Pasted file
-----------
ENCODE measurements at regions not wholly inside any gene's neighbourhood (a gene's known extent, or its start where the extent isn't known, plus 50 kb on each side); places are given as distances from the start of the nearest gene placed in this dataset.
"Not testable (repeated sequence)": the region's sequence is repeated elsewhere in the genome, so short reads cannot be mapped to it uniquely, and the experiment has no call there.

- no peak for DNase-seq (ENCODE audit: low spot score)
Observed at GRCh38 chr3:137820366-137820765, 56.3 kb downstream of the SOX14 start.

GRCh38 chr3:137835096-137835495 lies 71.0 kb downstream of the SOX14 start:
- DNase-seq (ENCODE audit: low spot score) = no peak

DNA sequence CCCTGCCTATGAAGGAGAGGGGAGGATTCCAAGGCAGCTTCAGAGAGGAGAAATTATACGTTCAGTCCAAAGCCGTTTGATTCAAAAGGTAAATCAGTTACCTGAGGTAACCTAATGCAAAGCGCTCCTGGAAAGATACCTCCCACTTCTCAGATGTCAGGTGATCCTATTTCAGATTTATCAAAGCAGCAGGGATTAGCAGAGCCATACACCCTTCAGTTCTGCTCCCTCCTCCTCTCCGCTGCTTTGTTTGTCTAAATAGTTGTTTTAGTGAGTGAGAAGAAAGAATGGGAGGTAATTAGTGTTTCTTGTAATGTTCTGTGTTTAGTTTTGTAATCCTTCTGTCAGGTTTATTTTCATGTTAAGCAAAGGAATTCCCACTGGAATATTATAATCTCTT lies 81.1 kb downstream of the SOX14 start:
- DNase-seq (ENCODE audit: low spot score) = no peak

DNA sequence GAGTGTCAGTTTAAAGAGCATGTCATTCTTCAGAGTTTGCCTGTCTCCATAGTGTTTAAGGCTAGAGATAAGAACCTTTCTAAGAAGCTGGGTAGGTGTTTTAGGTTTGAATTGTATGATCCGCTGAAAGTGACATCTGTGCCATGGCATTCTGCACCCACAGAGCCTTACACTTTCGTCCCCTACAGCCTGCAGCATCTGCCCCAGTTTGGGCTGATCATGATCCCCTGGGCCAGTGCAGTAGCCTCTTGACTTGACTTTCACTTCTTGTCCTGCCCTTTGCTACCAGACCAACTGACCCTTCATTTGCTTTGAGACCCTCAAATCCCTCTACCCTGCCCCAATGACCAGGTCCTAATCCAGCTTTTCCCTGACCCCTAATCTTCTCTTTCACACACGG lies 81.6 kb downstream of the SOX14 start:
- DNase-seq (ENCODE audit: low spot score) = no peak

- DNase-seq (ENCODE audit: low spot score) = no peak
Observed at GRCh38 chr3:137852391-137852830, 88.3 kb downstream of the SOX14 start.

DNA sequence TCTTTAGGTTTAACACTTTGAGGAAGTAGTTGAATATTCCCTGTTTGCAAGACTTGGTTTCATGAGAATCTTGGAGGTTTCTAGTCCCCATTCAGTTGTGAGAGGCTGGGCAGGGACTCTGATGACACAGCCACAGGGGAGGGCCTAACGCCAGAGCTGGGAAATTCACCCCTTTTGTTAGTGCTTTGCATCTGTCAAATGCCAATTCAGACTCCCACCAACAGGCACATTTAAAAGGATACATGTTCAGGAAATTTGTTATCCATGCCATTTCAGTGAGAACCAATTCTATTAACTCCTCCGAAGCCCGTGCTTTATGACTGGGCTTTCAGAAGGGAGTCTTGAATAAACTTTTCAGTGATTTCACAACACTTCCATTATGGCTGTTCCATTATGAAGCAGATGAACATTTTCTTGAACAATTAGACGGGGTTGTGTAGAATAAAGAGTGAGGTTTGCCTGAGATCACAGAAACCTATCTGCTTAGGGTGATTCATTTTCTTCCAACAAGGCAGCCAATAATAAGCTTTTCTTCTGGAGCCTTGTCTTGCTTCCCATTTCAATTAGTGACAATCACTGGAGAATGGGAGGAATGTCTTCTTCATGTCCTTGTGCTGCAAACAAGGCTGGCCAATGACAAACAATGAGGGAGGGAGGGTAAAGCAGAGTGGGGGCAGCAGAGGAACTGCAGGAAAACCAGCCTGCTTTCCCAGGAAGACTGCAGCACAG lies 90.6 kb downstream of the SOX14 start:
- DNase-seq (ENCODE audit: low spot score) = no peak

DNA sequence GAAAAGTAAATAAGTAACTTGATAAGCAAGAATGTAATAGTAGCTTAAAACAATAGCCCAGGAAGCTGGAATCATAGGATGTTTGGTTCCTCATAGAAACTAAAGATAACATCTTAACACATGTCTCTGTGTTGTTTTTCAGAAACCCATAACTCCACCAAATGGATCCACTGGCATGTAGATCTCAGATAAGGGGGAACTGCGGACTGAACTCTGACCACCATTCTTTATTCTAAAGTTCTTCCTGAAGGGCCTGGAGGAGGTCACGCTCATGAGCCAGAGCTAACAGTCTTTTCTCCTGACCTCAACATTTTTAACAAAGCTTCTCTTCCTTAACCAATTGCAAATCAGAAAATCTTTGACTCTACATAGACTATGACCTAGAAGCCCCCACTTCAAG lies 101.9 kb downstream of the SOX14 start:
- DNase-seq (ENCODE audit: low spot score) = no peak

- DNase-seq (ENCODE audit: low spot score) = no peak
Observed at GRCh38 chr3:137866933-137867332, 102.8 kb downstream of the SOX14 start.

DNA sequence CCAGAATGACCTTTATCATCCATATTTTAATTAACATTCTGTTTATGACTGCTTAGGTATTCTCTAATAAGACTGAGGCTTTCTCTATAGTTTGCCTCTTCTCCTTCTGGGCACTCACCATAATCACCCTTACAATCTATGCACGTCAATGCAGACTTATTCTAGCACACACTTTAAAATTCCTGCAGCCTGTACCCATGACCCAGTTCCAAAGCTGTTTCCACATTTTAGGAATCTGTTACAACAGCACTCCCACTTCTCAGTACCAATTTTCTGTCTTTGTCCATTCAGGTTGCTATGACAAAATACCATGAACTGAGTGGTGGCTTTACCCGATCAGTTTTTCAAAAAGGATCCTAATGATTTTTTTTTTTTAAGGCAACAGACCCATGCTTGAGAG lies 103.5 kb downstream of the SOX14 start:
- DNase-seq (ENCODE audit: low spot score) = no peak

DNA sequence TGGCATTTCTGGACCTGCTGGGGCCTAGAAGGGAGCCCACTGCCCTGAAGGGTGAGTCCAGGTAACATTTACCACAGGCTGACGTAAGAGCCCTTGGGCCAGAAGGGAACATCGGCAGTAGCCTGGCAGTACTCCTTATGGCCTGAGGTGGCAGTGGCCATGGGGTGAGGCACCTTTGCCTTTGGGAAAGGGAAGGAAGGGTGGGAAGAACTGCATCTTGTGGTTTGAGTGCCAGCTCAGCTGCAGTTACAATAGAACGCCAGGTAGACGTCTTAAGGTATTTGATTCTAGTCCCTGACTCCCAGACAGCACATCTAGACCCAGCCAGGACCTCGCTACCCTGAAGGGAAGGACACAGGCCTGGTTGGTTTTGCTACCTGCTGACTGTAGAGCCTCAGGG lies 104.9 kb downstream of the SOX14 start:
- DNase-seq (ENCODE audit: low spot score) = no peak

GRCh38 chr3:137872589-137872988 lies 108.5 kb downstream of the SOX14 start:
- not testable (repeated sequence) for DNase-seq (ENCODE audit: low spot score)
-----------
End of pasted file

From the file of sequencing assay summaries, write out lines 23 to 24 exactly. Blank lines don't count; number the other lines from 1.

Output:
GRCh38 chr3:137872589-137872988 lies 108.5 kb downstream of the SOX14 start:
- not testable (repeated sequence) for DNase-seq (ENCODE audit: low spot score)